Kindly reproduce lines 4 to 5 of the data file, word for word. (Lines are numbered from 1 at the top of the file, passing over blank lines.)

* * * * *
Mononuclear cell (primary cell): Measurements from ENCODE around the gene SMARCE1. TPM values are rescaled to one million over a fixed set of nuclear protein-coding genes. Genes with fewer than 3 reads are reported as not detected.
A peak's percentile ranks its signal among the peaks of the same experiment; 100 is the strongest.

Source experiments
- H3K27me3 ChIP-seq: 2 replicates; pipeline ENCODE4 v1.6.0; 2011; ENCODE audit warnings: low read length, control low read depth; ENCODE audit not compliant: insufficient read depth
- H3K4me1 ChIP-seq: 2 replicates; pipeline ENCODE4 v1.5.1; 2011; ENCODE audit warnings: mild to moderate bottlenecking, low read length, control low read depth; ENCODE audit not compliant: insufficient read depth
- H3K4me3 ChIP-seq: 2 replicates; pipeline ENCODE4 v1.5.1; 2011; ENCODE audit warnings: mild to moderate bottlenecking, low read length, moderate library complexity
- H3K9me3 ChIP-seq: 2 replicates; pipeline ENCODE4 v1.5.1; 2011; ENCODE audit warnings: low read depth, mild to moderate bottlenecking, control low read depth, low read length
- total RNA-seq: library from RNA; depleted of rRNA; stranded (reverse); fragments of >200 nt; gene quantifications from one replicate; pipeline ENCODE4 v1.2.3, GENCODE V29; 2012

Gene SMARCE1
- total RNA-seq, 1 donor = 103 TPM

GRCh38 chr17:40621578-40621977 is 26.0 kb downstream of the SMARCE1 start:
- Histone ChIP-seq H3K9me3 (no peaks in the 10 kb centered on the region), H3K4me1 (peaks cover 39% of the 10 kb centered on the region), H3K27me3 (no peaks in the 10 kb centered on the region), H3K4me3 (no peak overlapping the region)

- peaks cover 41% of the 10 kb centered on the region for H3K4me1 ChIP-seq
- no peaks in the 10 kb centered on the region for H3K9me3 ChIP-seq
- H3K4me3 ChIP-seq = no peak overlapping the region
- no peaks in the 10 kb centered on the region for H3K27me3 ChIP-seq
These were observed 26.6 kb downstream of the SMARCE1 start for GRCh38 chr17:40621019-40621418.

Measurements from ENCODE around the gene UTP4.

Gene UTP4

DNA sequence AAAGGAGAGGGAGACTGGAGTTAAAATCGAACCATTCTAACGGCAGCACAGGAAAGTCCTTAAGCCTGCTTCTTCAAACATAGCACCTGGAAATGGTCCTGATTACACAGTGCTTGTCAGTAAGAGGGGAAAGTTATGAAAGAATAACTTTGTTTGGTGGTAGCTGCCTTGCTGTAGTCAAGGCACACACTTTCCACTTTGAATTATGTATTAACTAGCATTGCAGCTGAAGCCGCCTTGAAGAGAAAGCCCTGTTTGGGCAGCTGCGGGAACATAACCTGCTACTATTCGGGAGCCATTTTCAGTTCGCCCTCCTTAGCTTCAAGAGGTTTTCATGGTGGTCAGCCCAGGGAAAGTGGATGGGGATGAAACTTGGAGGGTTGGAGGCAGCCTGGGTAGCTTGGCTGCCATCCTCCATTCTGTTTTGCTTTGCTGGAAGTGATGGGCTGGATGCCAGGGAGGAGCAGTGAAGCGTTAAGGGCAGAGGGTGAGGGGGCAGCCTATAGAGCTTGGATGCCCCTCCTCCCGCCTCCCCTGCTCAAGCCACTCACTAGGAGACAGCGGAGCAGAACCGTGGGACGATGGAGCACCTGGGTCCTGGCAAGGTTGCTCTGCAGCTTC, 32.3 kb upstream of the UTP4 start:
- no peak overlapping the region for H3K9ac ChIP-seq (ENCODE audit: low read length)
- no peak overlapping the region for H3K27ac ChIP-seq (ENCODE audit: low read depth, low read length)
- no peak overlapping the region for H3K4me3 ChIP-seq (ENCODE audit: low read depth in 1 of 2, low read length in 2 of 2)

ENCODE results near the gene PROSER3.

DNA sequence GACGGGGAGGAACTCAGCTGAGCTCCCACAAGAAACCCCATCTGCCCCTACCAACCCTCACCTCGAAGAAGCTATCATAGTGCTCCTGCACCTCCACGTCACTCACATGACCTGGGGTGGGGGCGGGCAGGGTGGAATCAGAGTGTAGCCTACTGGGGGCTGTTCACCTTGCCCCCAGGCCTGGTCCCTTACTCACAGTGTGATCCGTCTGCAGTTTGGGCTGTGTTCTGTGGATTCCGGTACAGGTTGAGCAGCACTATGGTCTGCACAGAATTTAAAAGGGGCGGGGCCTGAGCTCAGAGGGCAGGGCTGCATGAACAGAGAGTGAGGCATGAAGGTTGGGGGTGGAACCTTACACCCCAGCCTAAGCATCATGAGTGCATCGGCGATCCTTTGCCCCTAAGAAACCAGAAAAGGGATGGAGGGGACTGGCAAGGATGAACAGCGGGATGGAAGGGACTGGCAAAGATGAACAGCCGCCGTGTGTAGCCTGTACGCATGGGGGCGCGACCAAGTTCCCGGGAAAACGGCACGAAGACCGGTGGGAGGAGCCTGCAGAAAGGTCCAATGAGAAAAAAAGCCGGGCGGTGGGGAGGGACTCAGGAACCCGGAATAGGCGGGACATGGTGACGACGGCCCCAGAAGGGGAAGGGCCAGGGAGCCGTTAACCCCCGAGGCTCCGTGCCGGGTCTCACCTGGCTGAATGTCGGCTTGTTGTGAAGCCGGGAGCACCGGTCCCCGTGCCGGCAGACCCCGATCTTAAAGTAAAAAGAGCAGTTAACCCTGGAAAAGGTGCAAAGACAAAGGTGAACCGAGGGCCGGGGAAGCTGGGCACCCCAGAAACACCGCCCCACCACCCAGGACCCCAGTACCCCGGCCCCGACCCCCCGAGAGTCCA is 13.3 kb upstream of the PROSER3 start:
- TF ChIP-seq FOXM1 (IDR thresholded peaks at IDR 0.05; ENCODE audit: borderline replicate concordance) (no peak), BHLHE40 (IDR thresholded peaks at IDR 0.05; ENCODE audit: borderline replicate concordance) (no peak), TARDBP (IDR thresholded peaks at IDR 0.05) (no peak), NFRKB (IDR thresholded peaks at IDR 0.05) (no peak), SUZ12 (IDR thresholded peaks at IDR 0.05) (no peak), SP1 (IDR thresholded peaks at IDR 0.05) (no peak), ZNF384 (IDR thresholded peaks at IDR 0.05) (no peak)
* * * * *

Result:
- H3K27me3 ChIP-seq: 2 replicates; pipeline ENCODE4 v1.6.0; 2011; ENCODE audit warnings: low read length, control low read depth; ENCODE audit not compliant: insufficient read depth
- H3K4me1 ChIP-seq: 2 replicates; pipeline ENCODE4 v1.5.1; 2011; ENCODE audit warnings: mild to moderate bottlenecking, low read length, control low read depth; ENCODE audit not compliant: insufficient read depth